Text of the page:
2. Are there any problems that are unavoidably insoluble within the time and resource limits of the real life situations in which they arise?

The word "problem" in both of these is ambiguous.

Problem-1: (we might call it "human problem"): "a matter or situation regarded as unwelcome or harmful and needing to be dealt with and overcome"

Problem-2: (we might call it an "abstract problem"): "a thing that is difficult to achieve or accomplish"

There are problems, notionally, like going to the moon. But no one gets hurt unless a person has the problem of going to the moon. Problem-1 involves preferences, and the possibility of harm and TCS-coercion. And it is the type of problem which is solved by common preferences.

Problem-2, inherently, does not have time or resource limits, because the universe is not in a hurry, only people are.

So, are there any problems which are insoluble with the time and resource limits of real life situations? Not problem-2 type, because those do not arise in people's life situations, and they do not have time or resource limits.

And as for problem-1 type problems, those are always soluble (within time/resource constraints), possibly involving changing preferences. (BTW, as a general rule of thumb, in non-trivial common preference finding, all parties always change their initial preferences.)

An example:

problem-2: adding 2+2 (there is no time limit, no resource limit -- btw time is a type of resource)

problem-1: adding 2+2 within the next hour for this math test (now there are resource issues, preferences are involved)

Another way to make the distinction is:

problem-1: any problem which could TCS-coerce (hurt) someone

problen-2: any problem which could not possibly ever TCS-coerce (hurt) anyone

problem-2s are not bad. Not even potentially. Problem-1s are bad if and only if they TCS-coerce anyone. A problem like 2+2=? cannot TCS-coerce anyone, ever. There's just no way. It takes a different problem like, "A person asked me what 2+2 is, and I wanted to answer" to have the potential for TCS-coercion.

Notice solving this different problem does not necessarily require figuring out what 2+2 is. Solving problem-1s never requires solving any associated problem-2s, though that is often a good approach. But it's not necessary. So the fact that various problem-2s won't be solved this year need not hurt anyone or cause any problem-1s -- with their time limits and potential for harm -- to go unsolved.

I believe that the answer to question (1) is, no -- there are no human problems that are intrinsically insoluble, given unbounded resources.

This repeated proviso "given unbounded resources" indicates a misconception, I think. The answer to (2) is, uncontroversially, yes. Of course there exist disagreements -- both between people and within a person -- that take time to resolve, and many will not be resolved in any of our lifetimes.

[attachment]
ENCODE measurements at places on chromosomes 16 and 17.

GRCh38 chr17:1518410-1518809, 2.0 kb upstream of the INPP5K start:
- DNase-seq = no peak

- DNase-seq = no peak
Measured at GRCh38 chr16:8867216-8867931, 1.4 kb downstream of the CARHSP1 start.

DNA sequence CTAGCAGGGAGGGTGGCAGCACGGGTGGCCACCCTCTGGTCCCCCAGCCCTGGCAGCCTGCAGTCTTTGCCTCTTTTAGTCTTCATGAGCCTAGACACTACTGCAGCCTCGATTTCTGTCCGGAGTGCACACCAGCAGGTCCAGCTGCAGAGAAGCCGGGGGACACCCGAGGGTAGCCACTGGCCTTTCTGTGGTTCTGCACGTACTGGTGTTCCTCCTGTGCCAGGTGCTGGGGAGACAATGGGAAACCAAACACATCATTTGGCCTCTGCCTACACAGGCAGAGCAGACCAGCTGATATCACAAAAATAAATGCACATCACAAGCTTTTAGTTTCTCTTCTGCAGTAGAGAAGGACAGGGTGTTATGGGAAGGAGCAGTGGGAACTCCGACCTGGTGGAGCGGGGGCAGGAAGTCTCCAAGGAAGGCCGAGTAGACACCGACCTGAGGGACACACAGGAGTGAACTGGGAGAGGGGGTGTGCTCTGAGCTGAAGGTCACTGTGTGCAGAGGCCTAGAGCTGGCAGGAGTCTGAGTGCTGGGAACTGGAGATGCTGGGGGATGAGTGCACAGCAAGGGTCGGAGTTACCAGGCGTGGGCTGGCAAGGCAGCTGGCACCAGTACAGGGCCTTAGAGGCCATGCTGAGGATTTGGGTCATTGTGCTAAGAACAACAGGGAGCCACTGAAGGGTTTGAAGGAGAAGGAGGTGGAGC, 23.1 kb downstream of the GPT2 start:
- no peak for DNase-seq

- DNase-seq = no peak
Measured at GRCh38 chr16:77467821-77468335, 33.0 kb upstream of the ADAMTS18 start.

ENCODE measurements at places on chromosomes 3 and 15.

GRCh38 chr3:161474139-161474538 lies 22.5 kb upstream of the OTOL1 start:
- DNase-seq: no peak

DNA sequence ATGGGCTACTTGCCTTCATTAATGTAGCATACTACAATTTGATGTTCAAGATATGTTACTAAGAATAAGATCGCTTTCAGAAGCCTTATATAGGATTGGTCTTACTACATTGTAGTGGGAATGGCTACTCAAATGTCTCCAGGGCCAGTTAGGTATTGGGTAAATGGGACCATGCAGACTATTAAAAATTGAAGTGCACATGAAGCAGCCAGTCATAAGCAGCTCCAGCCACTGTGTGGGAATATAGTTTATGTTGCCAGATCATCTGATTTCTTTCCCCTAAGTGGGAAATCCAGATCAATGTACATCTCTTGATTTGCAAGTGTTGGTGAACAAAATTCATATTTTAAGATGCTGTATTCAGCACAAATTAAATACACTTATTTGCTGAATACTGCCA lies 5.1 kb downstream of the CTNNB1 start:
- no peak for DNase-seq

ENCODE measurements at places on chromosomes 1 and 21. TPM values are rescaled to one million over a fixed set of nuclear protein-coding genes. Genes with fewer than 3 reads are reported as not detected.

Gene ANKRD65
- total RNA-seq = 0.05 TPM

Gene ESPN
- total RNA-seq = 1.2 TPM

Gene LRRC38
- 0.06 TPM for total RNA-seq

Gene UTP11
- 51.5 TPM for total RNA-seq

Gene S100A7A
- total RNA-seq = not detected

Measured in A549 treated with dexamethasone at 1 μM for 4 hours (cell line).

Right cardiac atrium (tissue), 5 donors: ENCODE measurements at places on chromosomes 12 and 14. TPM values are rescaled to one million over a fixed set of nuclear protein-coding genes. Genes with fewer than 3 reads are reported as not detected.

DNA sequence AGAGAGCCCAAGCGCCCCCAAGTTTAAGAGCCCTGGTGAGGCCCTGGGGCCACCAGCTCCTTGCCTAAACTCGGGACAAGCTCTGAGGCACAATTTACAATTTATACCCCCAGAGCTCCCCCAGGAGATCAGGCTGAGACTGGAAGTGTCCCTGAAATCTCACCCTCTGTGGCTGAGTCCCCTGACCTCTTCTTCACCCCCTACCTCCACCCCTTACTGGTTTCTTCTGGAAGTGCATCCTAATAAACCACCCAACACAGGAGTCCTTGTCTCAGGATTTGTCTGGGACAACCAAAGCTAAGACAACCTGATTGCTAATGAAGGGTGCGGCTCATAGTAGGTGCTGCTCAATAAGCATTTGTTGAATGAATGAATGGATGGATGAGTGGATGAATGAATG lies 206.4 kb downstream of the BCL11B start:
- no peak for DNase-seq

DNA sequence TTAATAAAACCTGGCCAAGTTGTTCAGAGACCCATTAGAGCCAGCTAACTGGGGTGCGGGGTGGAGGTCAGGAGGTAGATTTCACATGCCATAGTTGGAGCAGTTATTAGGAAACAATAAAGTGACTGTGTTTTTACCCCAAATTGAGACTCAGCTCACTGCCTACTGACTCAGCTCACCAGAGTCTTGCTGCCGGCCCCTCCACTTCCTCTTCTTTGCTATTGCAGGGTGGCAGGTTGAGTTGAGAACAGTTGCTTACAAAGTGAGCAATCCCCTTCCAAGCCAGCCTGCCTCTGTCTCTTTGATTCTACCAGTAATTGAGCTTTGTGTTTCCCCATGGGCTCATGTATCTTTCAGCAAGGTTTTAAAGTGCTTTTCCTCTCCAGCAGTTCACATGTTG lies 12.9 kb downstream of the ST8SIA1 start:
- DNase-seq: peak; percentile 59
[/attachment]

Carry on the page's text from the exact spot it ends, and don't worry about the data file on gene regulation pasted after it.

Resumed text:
I think this unclear about the two types problems. While it agrees with me in substance, it defers to ambiguous terminology that basically uses unsolved problem-2s to say there are insoluble problems and try to imply it's now talking about problem-1s.

There is a mix up regarding failure to solve an abstract problem like figuring out the right theory of physics (which two friends might disagree about) with failure to solve human problems, like the type that make those friends hurt each other.

It's harmless to have some disagreements that you "agree to disagree" about, for example. But if you can't agree to disagree, then the problem is more dangerous and urgent.

It's uncontroversial that people have unsolved abstract problems for long periods of time, e.g. they might be working on a hard math problem and not find the answer for a decade. And their friend might disagree with them about the best area to look for a solution.

But so what?

Human problems are things like, "I want to solve the problem this week" (maybe you should change your preference?) or "I want to work on the math problem and find good states of mind in regard to it, and enjoy making progress" (this human problem can easily be solved while not solving the harmless abstract problem).

But that has nothing to do with the question being discussed here.

Right because of the confusion over different meanings of "problem".

The fact that after 25 years of almost daily attention to the conflict between quantum theory and general relativity I have failed to discover a theory that I prefer to both (or indeed to either), does not indicate that I have "failed to find a common preference"

Right. Common preferences do not even apply to problem-2s, only problem-1s.

either within myself, or with other proponents of those theories, in the sense that interested Susan Ramirez. I have not found a preferred theory of physics, but I have found successively better states of mind in regard to that problem, each the result of successive failures to solve it.

However this view is only available to those of us who believe that for all moral problems there exists, in principle, a unique, objectively right solution. If you are any kind of moral relativist, or a moral pluralist (as many people seem to be) then you can have no grounds for arguing that all human disputes are in principle soluble.

It is only in spheres where the objective truth of the matter exists and is in principle discoverable, that the possibility of converging on the truth guarantees that all problems are, in principle, soluble.

I agree that for all moral problems

No clear statement of which meaning of problem this refers to.